Capra ibex

Alpine ibex | APAM Archive

Species name: Capra ibex
Class: Mammals
Order: Artiodactyls
Super order Ungulati
Common name: alpine ibex

Distribution and habitat


Sexual dimorphism

The difference between male and female ibex is very evident in both the different size of their horns and from their body mass: adult males are robust and have notched horns up to one metre long, weighing up to 8 kilograms. To support such a weight,they have a large skull and a neck with a strong muscles. Females are smaller and their horns are thinner and do not exceed 30 centimetres in length. Their coat is lighter than the males': light brown in summer and darker in winter.


Females weigh between 40 and 50 kg on average, while some males can weigh up to 110 kg.


Ibex are herbivorous. Like chamois they feed early in the morning and in the evening; the rest of the day is spent ruminating. Their preferred foods are grasses, legumes, rhododendron leaves, mosses and they are also able to digest lichens.


The breeding period is from mid-December to mid-January. The female gives birth in June to one young, rarely two, every year or every two.


Life expectancy is between 15 and 20 years, but there are documented cases of animals that have reached 22 years of age. Females are longer-lived than males.

Ibex in the Alps

Too confident with humans: they risked extinction, but with human help they gradually returned across the Alps. Ibex don't normally react aggressively in the face of danger, preferring to run for refuge on rocky walls where they feel safe. This strategy has allowed them, over the millennia, to escape from predators, but was not enough to counteract human action, especially after the invention of the rifle. The result was that ibex risked extinction in the 19th century. The species was saved thanks to the protection implemented in Italy, which was home to the last ibex population in the Alps.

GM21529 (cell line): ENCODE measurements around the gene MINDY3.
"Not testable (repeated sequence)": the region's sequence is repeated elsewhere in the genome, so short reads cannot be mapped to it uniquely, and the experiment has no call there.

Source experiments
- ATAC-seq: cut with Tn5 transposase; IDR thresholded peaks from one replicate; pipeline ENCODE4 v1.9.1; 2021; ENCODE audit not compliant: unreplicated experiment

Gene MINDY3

Reintroduction projects using animals from the Gran Paradiso National Park and protection in the various Alpine countries have enabled ibex to re-colonise the Alps step by step.

The first reintroduction projects, in the 1920s, were in the Valdieri-Entracque Royal Hunting Reserve, in Italy. From a few head the population developed and thanks to further wildlife operations it extended to a large part of the Maritime-Mercantour transboundary area.
In 1987, the first collaboration project between the Maritime Parks and Mercantour was the reintroduction of Argentera ibexes in Haut Var, the Bachelard and the Haut Verdon of the Parc national du Mercantour. After this operation, the ibexes bred rapidly, extending their distribution.
Generated by a small number of ibexes, the population of the Maritime-Mercantour area has a low genetic variability. To increase it, in 2005 and 2006, (22 females) were brought to Haut Var and Bachelard in Mercantour from the Belledone Massif and Vanoise.

Did you know ...?

Indifferent to the void and very agile, the ibex frequents vertiginous rock faces. Its sense of balance and the grip of its hoofs is so good that they can be likened to climbing shoes, allowing it to move in an environment where no other mammal could survive.